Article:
Next quarter's guidance suggests that Olo is expecting revenue to grow 22.6% year on year to $67.75 million, in line with the 21.2% year-on-year increase it recorded in the same quarter last year. Looking ahead, analysts covering the company were expecting sales to grow 15.9% over the next 12 months before the earnings results announcement.

Product Success

One of the best parts about the software-as-a-service business model (and a reason why SaaS companies trade at such high valuation multiples) is that customers typically spend more on a company's products and services over time.

Olo Net Revenue Retention Rate

Olo's net revenue retention rate, a key performance metric measuring how much money existing customers from a year ago are spending today, was 120% in Q1. This means that even if Olo didn't win any new customers over the last 12 months, it would've grown its revenue by 20%.

Trending up over the last year, Olo has a good net retention rate, proving that customers are satisfied with its software and getting more value from it over time, which is always great to see.


What makes the software as a service business so attractive is that once the software is developed, it typically shouldn't cost much to provide it as an ongoing service to customers. Olo's gross profit margin, an important metric measuring how much money there's left after paying for servers, licenses, technical support, and other necessary running expenses, was 55.9% in Q1.

Olo Gross Margin (GAAP)

That means that for every $1 in revenue the company had $0.56 left to spend on developing new products, sales and marketing, and general administrative overhead. Olo's gross margin is poor for a SaaS business and it's deteriorated even further over the last year. This is probably the opposite direction that shareholders would like to see it go.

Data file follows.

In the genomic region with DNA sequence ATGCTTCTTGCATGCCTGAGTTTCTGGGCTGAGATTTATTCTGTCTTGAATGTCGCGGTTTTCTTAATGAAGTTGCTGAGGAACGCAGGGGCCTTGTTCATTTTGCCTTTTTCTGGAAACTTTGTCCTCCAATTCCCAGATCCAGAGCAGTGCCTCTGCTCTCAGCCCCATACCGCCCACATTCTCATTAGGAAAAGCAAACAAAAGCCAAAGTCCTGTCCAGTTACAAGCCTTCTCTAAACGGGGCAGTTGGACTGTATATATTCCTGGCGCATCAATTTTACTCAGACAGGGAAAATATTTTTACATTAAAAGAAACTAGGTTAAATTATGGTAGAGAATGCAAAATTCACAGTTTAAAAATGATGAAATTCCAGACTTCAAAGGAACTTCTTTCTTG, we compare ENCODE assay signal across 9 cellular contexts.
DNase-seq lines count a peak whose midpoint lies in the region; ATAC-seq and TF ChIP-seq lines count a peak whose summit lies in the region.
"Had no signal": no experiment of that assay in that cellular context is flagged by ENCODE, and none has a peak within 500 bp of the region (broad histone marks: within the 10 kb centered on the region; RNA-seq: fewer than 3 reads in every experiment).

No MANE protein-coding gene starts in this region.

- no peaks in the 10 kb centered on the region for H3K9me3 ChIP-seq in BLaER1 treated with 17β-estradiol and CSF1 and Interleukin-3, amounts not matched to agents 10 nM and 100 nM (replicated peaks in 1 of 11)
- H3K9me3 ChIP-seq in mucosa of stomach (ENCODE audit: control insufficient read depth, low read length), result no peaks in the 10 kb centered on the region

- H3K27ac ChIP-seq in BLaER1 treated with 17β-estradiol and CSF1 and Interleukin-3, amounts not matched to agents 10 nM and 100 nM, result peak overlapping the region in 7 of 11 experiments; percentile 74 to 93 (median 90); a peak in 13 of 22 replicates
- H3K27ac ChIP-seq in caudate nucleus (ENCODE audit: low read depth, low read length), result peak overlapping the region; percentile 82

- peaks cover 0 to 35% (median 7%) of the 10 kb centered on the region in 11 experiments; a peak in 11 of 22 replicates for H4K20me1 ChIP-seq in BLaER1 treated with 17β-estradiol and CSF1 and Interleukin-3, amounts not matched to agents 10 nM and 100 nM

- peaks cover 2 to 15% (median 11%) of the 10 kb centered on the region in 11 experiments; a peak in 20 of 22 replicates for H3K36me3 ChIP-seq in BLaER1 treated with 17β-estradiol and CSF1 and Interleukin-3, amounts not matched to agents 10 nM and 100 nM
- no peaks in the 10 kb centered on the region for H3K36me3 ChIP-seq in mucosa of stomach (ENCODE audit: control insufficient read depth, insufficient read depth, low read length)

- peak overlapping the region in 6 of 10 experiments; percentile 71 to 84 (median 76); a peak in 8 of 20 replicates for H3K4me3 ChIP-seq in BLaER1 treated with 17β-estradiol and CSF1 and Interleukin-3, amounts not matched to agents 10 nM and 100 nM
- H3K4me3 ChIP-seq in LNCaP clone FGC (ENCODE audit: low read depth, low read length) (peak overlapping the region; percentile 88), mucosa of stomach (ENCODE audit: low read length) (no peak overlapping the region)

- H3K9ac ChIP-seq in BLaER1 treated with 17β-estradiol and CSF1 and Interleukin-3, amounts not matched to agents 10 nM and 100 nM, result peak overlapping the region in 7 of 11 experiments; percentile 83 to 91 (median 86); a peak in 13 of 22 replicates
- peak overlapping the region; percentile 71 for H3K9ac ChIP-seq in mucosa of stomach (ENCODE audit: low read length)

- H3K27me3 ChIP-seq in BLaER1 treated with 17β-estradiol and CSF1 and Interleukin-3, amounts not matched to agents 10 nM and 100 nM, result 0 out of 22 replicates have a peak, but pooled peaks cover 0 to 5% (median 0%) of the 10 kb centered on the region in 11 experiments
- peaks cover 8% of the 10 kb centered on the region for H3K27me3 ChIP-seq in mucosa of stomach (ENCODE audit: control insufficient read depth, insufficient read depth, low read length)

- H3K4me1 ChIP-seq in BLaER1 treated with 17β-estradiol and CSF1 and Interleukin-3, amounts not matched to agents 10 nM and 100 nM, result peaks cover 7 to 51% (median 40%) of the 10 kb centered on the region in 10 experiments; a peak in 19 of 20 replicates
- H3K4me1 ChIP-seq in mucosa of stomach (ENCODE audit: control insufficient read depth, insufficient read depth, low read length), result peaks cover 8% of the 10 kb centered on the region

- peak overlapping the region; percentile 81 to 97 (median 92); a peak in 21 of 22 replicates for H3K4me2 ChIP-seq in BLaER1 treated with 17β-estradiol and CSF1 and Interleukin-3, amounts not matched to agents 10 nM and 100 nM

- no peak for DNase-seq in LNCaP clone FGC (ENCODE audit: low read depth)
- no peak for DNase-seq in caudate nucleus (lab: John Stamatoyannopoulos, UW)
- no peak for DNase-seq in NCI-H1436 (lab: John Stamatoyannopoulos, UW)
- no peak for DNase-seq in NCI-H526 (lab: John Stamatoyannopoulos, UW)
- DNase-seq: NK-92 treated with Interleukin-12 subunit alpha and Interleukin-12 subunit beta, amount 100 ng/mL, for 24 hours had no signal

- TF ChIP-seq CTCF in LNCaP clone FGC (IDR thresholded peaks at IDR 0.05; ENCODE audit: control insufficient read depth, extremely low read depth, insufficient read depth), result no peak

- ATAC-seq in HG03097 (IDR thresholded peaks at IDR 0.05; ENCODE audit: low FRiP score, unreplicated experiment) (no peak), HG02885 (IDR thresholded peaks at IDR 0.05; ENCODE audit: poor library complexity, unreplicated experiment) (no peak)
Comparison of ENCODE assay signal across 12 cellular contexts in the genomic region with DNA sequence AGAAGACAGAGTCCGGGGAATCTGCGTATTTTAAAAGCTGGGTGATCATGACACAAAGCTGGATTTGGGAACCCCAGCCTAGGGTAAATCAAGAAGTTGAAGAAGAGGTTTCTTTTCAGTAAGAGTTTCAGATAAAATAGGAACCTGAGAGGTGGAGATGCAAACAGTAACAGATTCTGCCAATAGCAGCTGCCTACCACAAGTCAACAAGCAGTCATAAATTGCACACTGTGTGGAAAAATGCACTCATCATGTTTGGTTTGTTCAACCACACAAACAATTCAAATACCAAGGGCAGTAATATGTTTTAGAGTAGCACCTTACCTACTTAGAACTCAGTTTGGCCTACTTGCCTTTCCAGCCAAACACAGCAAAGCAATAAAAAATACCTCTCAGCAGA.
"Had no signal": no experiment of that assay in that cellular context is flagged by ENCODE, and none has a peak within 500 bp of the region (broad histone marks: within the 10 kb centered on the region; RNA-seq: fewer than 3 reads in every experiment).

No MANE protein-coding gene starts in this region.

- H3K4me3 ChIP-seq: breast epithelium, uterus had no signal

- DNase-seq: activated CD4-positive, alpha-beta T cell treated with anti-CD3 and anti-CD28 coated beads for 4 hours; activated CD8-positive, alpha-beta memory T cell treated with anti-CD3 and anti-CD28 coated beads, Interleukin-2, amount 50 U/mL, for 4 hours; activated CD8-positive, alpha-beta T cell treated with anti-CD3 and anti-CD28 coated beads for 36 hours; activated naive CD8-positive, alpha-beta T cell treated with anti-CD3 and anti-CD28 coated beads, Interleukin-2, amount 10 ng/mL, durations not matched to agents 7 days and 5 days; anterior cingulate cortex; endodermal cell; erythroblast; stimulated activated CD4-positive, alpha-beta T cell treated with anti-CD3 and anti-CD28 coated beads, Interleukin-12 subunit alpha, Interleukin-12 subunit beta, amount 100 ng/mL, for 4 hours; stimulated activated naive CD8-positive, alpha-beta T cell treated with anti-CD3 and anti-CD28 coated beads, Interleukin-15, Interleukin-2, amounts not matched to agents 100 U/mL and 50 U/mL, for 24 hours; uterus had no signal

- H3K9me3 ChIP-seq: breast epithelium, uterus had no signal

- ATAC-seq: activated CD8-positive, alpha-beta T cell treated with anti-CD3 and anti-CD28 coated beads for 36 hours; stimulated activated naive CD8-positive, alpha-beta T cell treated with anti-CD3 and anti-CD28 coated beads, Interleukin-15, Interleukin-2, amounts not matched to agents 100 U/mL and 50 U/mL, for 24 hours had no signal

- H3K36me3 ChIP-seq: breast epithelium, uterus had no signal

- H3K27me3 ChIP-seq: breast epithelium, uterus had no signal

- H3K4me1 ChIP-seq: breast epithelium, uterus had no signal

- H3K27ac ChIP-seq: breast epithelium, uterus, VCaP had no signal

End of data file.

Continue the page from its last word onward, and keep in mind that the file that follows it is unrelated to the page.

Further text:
Cash Is King

If you've followed StockStory for a while, you know that we emphasize free cash flow. Why, you ask? We believe that in the end, cash is king, and you can't use accounting profits to pay the bills. Olo's free cash flow came in at $2.81 million in Q1, down 27.3% year on year.

Olo Free Cash Flow

Olo has burned through $20.73 million of cash over the last 12 months, resulting in a negative 8.5% free cash flow margin. This low FCF margin stems from Olo's constant need to reinvest in its business to stay competitive.

Key Takeaways from Olo's Q1 Results

We enjoyed seeing Olo exceed analysts' billings and revenue expectations this quarter. We were also glad next quarter's revenue guidance came in higher than Wall Street's estimates. Overall, we think this was a strong quarter that should satisfy shareholders. The stock is up 9.6% after reporting and currently trades at $5.15 per share.

Is Now The Time?

When considering an investment in Olo, investors should take into account its valuation and business qualities as well as what's happened in the latest quarter.

We cheer for everyone who's making the lives of others easier through technology, but in case of Olo, we'll be cheering from the sidelines. Although its revenue growth has been strong over the last three years, Wall Street expects growth to deteriorate from here. And while its efficient customer acquisition hints at the potential for strong profitability, the downside is its gross margins show its business model is much less lucrative than the best software businesses. On top of that, its growth is coming at the cost of significant cash burn.

Olo's price-to-sales ratio based on the next 12 months is 2.7x, suggesting the market has lower expectations for the business relative to the hottest tech stocks. While there are some things to like about Olo and its valuation is reasonable, we think there are better opportunities elsewhere in the market right now.

Wall Street analysts covering the company had a one-year price target of $8.50 right before these results (compared to the current share price of $5.15).